The Mount Everest region has indeed been losing ice significantly since the late 1990s, it was revealed in an article published in the Nature Portfolio journal ‘Climate and Atmospheric Research’.
This is significant in view of the fact that earlier studies concentrated on glaciers at lower heights and those studied from the higher altitude were done with the help of satellite images. Himalayas are called the third pole as it is the repository of highest volume of ice outside the two poles.
The Everest Expedition, the single most comprehensive scientific expedition to Everest, conducted trailblazing research on glaciers and the alpine environment. The multidisciplinary team comprised scientists from eight countries, including 17 Nepali researchers. Three of the co-authors of this study were from the International Centre for Integrated Mountain Development (ICIMOD).
Based in Kathmandu, Nepal, ICIMOD is a regional intergovernmental learning and knowledge sharing centre for Afghanistan, Bangladesh, Bhutan, China, India, Myanmar, Nepal, and Pakistan.
The findings are based on data from a 10-metre-long ice core obtained from South Col Glacier at an elevation of 8,020 metres above sea level (masl), as well as meteorological observations from the two highest automatic weather stations in the world located on the southern slopes of Mount Everest at 7,945 masl and 8,430 masl.
South Col Glacier lies on the main climbing route of Mount Everest on its southern ridges. At a mean elevation of 7,985 masl, this relatively small glacier is undoubtedly the highest glacier in the world. The surface of the glacier is mainly bare ice, apart from seasonal snow and a perennial snow apron along the sides of Mount Everest, which comprise the upper reaches of this southerly oriented glacier.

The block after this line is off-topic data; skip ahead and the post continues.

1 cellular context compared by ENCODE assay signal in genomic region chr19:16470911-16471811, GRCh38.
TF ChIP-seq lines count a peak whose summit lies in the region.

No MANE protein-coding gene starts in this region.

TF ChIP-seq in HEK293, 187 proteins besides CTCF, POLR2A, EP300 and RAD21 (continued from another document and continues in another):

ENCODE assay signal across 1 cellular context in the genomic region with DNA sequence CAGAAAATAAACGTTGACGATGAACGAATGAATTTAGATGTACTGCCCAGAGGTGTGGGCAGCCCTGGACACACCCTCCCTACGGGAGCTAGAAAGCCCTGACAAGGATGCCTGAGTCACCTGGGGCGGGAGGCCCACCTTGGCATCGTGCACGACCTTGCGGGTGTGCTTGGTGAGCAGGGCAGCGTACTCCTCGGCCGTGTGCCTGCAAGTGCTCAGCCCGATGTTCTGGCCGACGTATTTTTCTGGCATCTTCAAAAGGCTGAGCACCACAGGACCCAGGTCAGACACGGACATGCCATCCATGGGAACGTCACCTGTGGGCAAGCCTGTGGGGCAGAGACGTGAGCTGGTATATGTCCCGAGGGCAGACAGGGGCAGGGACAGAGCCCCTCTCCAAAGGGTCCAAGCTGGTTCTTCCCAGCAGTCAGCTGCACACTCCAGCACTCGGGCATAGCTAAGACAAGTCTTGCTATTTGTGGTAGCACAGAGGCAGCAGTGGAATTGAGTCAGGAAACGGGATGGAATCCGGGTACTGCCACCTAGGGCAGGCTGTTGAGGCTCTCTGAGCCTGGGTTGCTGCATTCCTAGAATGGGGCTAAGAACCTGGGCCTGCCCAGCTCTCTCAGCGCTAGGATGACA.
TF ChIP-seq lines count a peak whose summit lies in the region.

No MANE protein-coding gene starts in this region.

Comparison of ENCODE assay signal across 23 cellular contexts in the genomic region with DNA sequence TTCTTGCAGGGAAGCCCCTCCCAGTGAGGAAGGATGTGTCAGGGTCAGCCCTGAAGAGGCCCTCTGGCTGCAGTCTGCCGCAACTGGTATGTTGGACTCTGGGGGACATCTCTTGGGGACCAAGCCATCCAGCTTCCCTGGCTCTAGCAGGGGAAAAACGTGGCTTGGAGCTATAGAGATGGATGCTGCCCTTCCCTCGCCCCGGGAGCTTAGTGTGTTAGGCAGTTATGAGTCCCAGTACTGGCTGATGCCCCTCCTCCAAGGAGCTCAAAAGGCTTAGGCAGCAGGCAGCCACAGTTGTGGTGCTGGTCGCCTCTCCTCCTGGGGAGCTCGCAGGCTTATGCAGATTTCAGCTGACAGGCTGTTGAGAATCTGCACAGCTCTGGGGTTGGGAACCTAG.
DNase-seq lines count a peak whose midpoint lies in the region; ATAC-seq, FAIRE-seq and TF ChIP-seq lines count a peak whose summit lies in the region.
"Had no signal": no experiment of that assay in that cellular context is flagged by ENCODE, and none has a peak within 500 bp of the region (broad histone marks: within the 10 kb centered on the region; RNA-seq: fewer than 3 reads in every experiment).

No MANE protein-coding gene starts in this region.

“Using micro radiocarbon dating, researchers estimated that the age of ice in the glacier was about 2000 years old. Over the past two thousand years, ice accumulation was the equivalent of 27 mm of water per year, and an overall net thinning of the equivalent of 55 m of water measured since the mid-1800s but accelerating in recent decades,” the study said.
This is especially important for glaciers like this one that get very little snowfall. “The rate of ice loss measured is more than 80 times faster than the 2000 years it took to form this thickness of ice,” it said.
With estimated thinning rates of nearly 2 m per year even glaciers such as South Col Glacier, which is located at the highest point in the world, may vanish by mid-century. Moreover, the study also shows the importance of snow cover and how quickly things can change for high mountain glaciers when it disappears.
“This warming will have a cumulative effect on the experience of climbing Mt Everest. Some areas of the route’s surface will gradually change from snowpack to ice to exposed bedrock, and avalanches will become dynamic because ice is more brittle. The long-term effect on the availability and stability of these water towers which will impact downstream communities is of major concern,” it said.
“This tipping sensitivity and increased mass loss of glaciers, particularly at the world’s highest elevations, where temperatures never rise above zero degree Celsius, is a wake-up call for us all. It also shows the importance of direct measurements on glaciers to increase our understanding of the processes when forecasting how these landforms will respond to changing climate,” said Tenzing Chogyal Sherpa, Remote Sensing and Geoinformation Associate, ICIMOD.
Glaciers in the Himalayas make a significant contribution to water resources for millions of people. Most previous studies have focused on glaciers at lower altitudes that are easier to access. These show a strong trend of shrinking, with an accelerating rate in recent years. Earlier work on high altitude glaciers has relied on satellite measurements. However, with the information we now have from the weather stations and the ice core, it is clear that even the highest glaciers are melting rapidly and at an accelerating rate. These changes will have tremendous consequences on people’s livelihoods and wellbeing.